I’m a fan of photo clubs, that’s not a secret. But why should you join one as well? Let’s find out.
Photo clubs are a place where you find like-minded photo enthusiasts and you can talk shop, show off your latest gear, learn about photography from other people, and look at beautiful images. You can use club gear you would normally not have access to, visit places you normally would not have access to. Learn about secret photo locations only known to locals. Teach others who are less advanced. Have a good time with friendly people. Find friends. Get in contact with people who know other people who can help you reach your photography goal. Or if you don’t have a goal, you can just show off your latest holiday images, or images of your grandchildren. They do not win contests, but they still add color to the club life. You get ideas for your next photo project. You learn about the practical side of photography from actual people who can show you how things work, without paying a fortune. If you look at it as an investment, I think it is the best investment you can do if you want to learn photography.
But you have to also put in some work. Be willing to learn. Give back. Be kind, with others and yourself, especially at competition nights. Be thankful for all the work the committee is doing behind the scenes, and try to help. Grow as a person, prepare a talk for the members. You learn public speaking in front of an audience, but with friendly people who have a genuine interest in the topic. Not always. But mostly.
Politics. And consumer mentality. And ego.
That’s it in short. So nothing unusual if you have been a member of any club in the past. Everything I have seen is basically part of the flip-side of the club life. It is hard to get people to do things for the club. There is the idea that if you pay fees, then that is the end of your obligation. Unfortunately, no club runs on money alone, you always need people who do the work to run a club. Plan outings / field trips. Prepare the meeting room before each meeting, clean up afterwards. Competition administration — which is a full-time job. The committee does planning / organising the program. Take care of finances. Run a website. Communicate with the members. Do PR work. Organise speakers. Do sausage sizzle fundraiser. That stuff. But it is always a struggle to find people to do all that. It is not a photo club specific thing; I guess that is true for most clubs.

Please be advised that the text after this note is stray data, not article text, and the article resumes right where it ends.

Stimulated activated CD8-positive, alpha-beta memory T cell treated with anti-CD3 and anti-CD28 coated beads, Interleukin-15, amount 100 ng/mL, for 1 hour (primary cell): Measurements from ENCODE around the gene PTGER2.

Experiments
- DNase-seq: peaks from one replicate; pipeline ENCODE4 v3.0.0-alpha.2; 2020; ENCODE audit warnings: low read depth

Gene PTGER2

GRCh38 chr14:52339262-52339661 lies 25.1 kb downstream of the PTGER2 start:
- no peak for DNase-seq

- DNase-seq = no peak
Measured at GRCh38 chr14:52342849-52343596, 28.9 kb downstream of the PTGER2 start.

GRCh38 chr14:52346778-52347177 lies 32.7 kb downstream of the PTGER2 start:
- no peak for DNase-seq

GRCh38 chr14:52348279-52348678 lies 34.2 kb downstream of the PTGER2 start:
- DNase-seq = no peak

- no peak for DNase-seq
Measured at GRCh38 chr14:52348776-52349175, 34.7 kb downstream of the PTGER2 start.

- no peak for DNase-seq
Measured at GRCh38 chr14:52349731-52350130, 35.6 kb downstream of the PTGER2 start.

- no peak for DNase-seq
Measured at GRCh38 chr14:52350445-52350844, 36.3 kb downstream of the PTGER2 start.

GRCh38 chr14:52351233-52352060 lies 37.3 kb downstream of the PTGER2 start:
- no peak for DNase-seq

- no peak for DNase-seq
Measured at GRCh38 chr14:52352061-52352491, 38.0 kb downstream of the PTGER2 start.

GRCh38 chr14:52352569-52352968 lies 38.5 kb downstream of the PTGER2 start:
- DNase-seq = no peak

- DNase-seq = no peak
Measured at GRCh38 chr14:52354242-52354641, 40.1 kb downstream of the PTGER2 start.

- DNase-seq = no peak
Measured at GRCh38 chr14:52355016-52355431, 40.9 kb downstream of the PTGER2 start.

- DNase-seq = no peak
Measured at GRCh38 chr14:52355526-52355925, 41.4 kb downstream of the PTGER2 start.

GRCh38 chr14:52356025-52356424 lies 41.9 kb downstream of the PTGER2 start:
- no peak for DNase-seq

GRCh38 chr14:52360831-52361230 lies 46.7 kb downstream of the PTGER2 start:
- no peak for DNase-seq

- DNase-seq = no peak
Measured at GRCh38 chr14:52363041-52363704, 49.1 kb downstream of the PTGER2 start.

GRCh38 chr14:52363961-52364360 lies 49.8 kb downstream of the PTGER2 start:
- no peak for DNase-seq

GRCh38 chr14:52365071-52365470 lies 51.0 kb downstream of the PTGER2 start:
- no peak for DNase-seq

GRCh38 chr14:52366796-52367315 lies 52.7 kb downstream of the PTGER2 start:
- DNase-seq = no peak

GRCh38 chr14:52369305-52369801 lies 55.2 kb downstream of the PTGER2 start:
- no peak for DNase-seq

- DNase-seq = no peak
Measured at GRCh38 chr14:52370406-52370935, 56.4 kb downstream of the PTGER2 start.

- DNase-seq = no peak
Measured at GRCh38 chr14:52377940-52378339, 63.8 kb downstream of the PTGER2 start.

So if you want to join a photo club, be prepared to help.
And then we have the ego of people involved. The monthly competitions are an interesting arena to watch people react to being criticised. The judges offer their opinion, but several photographers take it personally, and the reaction can be accordingly. We had most dramas in the club because of competition events / judging of images. Even worse, if the judge is someone from the club. All that drama might be the reason some clubs just don’t do any competitions to avoid the friction.
And then we deal with people. All sorts of people. People who don’t like other people and talk behind their backs. People who try to push their own agenda, people who don’t care about rules. Just normal people. Members come and go, and people who don’t feel at home at the club leave after a while. Every club has a specific ‘culture’, grown over years and influenced by some more vocal people. If you find yourself in a club where you don’t like the culture, then most of the time that is the reason to leave and search for a different club (or go online and search for an online club). The alternative is to change things in the club, but that is most of the time an uphill battle. If you want to change things, prepare for a long journey.
The beautiful part is the memories you collect with all the hours among friends, doing what you love to do (photography), talking about what you love to do (photography), and watching beautiful images, created by beautiful souls.